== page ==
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If she ever has to speak in public to a large crowd, Barbara Compton knows that she would projectile vomit like her favorite South Park character, Stan Marsh.

But inside her Cobia Cay home, Compton isn't shy talking about her crash course in civic activism. This fall, the stay-at-home mom unwittingly emerged as the leader of opposition to rezoning the Ramada Inn site in Apollo Beach for eight stories of luxury condos.

She stepped into the limelight when nobody else stood up to fight.

"All the deceit and deception . . . I guess it just made me mad," Compton said.

A developer's drawing, which Compton claims wasn't drawn to scale, sparked her concerns. Compton had to learn about the county zoning process and state statutes on speaking with elected officials, called Sunshine Laws. Now she speaks with authority about both.

"It's sick that I know all this," Compton said. "You can get burned out really quick on things."

Before last summer, Compton had never organized a petition drive. In two days, she collected more than 100 signatures opposing the condos. She and her husband, Wes, are paying lawyers to counter the developers, who have hired a well-known land use attorney. They have spent several thousand dollars of their own money and received some much appreciated but unsolicited checks from community supporters.

Compton, who fears public speaking, makes her husband do the talking at county hearings. But she tells much of him what to say, and he gives her credit.

"She's really put the energy into this," said Wes Compton, noting that his wife refused to back down, even when friends warned that the developers and their attorneys would walk all over her. "She's kept a stiff chin . . . and it appears to be making a difference."

Last month, the County Commission refused to approve the Ramada Inn zoning changes.

Instead, they sent the proposal back to the drawing board to give developers and residents more time to work out their differences. Compton was elated that commissioners were listening to residents, even if they did not reject the project outright.

Compton admits that she makes an unlikely activist in big-city development battles. A small-town girl from Texas, she moved to Land O'Lakes in high school. After two years at Hillsborough Community College, she worked as an administrative assistant in Tampa.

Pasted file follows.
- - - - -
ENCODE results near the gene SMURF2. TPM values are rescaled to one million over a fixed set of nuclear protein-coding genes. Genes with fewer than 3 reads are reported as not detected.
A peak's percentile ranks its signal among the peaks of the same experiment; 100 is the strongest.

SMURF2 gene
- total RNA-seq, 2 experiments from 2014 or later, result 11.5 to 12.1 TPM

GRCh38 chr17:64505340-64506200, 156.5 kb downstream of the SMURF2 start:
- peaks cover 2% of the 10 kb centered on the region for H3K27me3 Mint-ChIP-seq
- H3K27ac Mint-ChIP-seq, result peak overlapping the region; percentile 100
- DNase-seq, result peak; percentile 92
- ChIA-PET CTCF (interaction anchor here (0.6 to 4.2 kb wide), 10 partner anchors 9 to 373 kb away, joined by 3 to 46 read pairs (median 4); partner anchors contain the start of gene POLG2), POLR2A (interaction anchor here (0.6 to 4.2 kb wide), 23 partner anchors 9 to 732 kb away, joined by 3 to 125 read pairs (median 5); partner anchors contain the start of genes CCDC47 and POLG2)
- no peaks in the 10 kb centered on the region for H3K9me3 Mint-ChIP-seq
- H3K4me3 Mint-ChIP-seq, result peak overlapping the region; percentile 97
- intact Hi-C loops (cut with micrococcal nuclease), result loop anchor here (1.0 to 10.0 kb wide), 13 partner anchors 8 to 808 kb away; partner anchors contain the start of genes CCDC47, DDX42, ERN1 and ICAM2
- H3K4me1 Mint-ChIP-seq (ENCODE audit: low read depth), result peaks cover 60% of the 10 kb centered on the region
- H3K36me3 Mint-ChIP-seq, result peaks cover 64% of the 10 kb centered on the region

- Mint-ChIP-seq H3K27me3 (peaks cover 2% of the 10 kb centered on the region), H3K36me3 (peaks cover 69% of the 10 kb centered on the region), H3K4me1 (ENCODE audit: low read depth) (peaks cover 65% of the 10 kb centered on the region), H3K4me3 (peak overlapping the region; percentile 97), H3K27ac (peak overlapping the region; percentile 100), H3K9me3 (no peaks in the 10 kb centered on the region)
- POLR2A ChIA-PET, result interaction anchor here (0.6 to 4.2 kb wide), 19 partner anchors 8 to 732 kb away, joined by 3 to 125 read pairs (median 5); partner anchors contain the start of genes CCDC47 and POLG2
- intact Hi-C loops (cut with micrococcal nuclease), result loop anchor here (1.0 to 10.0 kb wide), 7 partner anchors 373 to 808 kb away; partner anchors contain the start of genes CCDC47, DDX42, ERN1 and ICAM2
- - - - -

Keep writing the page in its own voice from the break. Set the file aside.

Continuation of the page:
She met her husband at work. Though he was 10 years older and a senior consultant at the company, the pair found they shared Methodist upbringings and both loved boats.

After marrying, they moved to Apollo Beach to be close to the water. Compton quit her job to take care of her daughter, but quickly was consumed with building and landscaping their new house.

In her social circle, she organized birthday dinners and boating outings. Friends marveled at her elaborate planning and attention to detail. But no one pegged her to rally the Apollo Beach community against a developer.

"This has given her a sense of maturity," said Kathleen Whisman, 57, who lives down the street and considers herself a mentor to Compton, who calls her Aunt Kathleen. "It's given her a better perspective on how little the general public knows in our neighborhoods."

The solution, Whisman noted, is to cultivate activists in a community. Compton has stumbled into the role by accident.

This spring, Compton decided to earn a license to sell real estate. Through a local firm, she learned about a condominium tower proposed for the site of the two-story Ramada Inn, which she could see from her bedroom. The height concerned her.

When local real estate agents circulated letters in support, Compton and her friend decided they could not support the height. Compton attended the first zoning hearing; she felt the stakes were too high to wait and watch. In her opinion, whatever replaces the Ramada Inn will set precedent for Apollo Beach.

Whatever goes in, she'll see it from her house. Now the view from her bedroom and dock is mostly clear sky, dense mangroves and the top of the Ramada sign.

"If this building is built, we're going to go out there and and see lights and windows and doors," she said. "Just the thought of that makes me cringe."

She worked her way through county bureaucracy, learning about the zoning process. She posted fliers to inform other residents in Apollo Beach. Compton even chartered buses to take neighbors to the meetings in downtown Tampa. Her mailing list swelled with 900 names.

As the months wore on, Compton was invited to take a leadership position with the Apollo Beach Civic Association. She even spoke out at local civic meetings.

At the final zoning hearing in December, Compton expected the worst. Developers are influential in local politics _ and could outspend her campaign.

Commissioners surprised her. They voted to send the proposal back through the zoning process. A new hearing has been scheduled for early February.

Letitia Stein can be reached at 661-2443 or


AGE: 33.

FAMILY: Husband, Wes Compton, 43; daughter, Jennifer Compton, 10.

PETS: Two cats, Godiva and Motor Boat, and a Yorkie Maltese named Freado, who barks loud enough for three.

NEW TOY: A tangerine-colored Mini Cooper that Compton has named Lady Marmalade.

GROWING UP IN A SMALL TOWN: "I knew people all my life. Some of those people have never left, and there's so much more out there."